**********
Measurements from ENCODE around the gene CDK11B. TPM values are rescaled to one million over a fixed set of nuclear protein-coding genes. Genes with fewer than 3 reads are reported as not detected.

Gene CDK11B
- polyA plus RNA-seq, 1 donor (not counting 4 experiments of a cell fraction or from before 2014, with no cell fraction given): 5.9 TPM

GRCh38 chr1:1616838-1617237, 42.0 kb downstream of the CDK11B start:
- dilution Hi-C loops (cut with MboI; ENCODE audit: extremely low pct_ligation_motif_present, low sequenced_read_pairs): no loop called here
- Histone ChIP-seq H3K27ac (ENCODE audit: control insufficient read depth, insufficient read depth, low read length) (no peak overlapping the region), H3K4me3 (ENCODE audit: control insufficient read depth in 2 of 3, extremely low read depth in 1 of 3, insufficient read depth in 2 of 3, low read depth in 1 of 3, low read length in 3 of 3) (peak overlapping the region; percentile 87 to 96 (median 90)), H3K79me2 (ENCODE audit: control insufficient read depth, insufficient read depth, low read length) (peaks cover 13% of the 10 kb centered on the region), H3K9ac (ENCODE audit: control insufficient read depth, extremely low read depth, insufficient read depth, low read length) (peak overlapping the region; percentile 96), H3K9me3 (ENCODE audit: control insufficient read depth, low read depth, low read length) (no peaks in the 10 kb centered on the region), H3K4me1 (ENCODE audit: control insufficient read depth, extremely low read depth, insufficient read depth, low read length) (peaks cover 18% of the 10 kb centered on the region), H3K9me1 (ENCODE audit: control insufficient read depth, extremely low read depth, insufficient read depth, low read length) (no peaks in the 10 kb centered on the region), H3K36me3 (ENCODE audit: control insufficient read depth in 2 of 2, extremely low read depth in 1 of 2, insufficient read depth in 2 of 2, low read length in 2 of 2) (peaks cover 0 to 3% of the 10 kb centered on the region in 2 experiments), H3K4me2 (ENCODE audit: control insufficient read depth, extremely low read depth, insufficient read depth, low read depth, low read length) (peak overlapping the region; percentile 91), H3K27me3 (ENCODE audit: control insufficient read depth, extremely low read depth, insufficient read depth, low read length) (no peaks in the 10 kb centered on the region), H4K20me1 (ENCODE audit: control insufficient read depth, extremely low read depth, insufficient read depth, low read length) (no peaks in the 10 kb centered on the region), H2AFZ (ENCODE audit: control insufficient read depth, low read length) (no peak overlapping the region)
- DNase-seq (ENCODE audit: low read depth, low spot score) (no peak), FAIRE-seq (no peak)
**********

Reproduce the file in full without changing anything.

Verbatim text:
Measurements from ENCODE around the gene CDK11B. TPM values are rescaled to one million over a fixed set of nuclear protein-coding genes. Genes with fewer than 3 reads are reported as not detected.

Gene CDK11B
- polyA plus RNA-seq, 1 donor (not counting 4 experiments of a cell fraction or from before 2014, with no cell fraction given): 5.9 TPM

GRCh38 chr1:1616838-1617237, 42.0 kb downstream of the CDK11B start:
- dilution Hi-C loops (cut with MboI; ENCODE audit: extremely low pct_ligation_motif_present, low sequenced_read_pairs): no loop called here
- Histone ChIP-seq H3K27ac (ENCODE audit: control insufficient read depth, insufficient read depth, low read length) (no peak overlapping the region), H3K4me3 (ENCODE audit: control insufficient read depth in 2 of 3, extremely low read depth in 1 of 3, insufficient read depth in 2 of 3, low read depth in 1 of 3, low read length in 3 of 3) (peak overlapping the region; percentile 87 to 96 (median 90)), H3K79me2 (ENCODE audit: control insufficient read depth, insufficient read depth, low read length) (peaks cover 13% of the 10 kb centered on the region), H3K9ac (ENCODE audit: control insufficient read depth, extremely low read depth, insufficient read depth, low read length) (peak overlapping the region; percentile 96), H3K9me3 (ENCODE audit: control insufficient read depth, low read depth, low read length) (no peaks in the 10 kb centered on the region), H3K4me1 (ENCODE audit: control insufficient read depth, extremely low read depth, insufficient read depth, low read length) (peaks cover 18% of the 10 kb centered on the region), H3K9me1 (ENCODE audit: control insufficient read depth, extremely low read depth, insufficient read depth, low read length) (no peaks in the 10 kb centered on the region), H3K36me3 (ENCODE audit: control insufficient read depth in 2 of 2, extremely low read depth in 1 of 2, insufficient read depth in 2 of 2, low read length in 2 of 2) (peaks cover 0 to 3% of the 10 kb centered on the region in 2 experiments), H3K4me2 (ENCODE audit: control insufficient read depth, extremely low read depth, insufficient read depth, low read depth, low read length) (peak overlapping the region; percentile 91), H3K27me3 (ENCODE audit: control insufficient read depth, extremely low read depth, insufficient read depth, low read length) (no peaks in the 10 kb centered on the region), H4K20me1 (ENCODE audit: control insufficient read depth, extremely low read depth, insufficient read depth, low read length) (no peaks in the 10 kb centered on the region), H2AFZ (ENCODE audit: control insufficient read depth, low read length) (no peak overlapping the region)
- DNase-seq (ENCODE audit: low read depth, low spot score) (no peak), FAIRE-seq (no peak)